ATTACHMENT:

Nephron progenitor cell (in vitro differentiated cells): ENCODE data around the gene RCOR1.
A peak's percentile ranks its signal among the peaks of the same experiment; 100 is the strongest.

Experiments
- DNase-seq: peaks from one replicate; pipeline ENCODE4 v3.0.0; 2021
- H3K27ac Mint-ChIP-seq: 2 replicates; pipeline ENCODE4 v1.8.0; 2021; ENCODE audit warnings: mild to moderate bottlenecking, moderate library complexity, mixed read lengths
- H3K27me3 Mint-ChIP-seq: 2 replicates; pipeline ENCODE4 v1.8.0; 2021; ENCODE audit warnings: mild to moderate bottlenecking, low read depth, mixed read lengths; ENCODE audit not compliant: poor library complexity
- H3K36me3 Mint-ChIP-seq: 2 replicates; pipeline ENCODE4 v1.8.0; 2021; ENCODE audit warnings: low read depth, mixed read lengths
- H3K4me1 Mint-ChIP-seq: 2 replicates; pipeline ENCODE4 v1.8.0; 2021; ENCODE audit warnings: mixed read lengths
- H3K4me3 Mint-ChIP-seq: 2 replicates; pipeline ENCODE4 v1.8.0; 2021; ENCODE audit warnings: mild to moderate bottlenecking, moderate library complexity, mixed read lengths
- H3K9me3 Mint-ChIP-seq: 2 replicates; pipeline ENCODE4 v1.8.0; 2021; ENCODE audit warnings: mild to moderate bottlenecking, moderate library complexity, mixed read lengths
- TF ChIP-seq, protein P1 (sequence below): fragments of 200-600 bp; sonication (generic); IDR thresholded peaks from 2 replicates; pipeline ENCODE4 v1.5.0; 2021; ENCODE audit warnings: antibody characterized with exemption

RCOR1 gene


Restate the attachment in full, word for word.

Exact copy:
Nephron progenitor cell (in vitro differentiated cells): ENCODE data around the gene RCOR1.
A peak's percentile ranks its signal among the peaks of the same experiment; 100 is the strongest.

Experiments
- DNase-seq: peaks from one replicate; pipeline ENCODE4 v3.0.0; 2021
- H3K27ac Mint-ChIP-seq: 2 replicates; pipeline ENCODE4 v1.8.0; 2021; ENCODE audit warnings: mild to moderate bottlenecking, moderate library complexity, mixed read lengths
- H3K27me3 Mint-ChIP-seq: 2 replicates; pipeline ENCODE4 v1.8.0; 2021; ENCODE audit warnings: mild to moderate bottlenecking, low read depth, mixed read lengths; ENCODE audit not compliant: poor library complexity
- H3K36me3 Mint-ChIP-seq: 2 replicates; pipeline ENCODE4 v1.8.0; 2021; ENCODE audit warnings: low read depth, mixed read lengths
- H3K4me1 Mint-ChIP-seq: 2 replicates; pipeline ENCODE4 v1.8.0; 2021; ENCODE audit warnings: mixed read lengths
- H3K4me3 Mint-ChIP-seq: 2 replicates; pipeline ENCODE4 v1.8.0; 2021; ENCODE audit warnings: mild to moderate bottlenecking, moderate library complexity, mixed read lengths
- H3K9me3 Mint-ChIP-seq: 2 replicates; pipeline ENCODE4 v1.8.0; 2021; ENCODE audit warnings: mild to moderate bottlenecking, moderate library complexity, mixed read lengths
- TF ChIP-seq, protein P1 (sequence below): fragments of 200-600 bp; sonication (generic); IDR thresholded peaks from 2 replicates; pipeline ENCODE4 v1.5.0; 2021; ENCODE audit warnings: antibody characterized with exemption

RCOR1 gene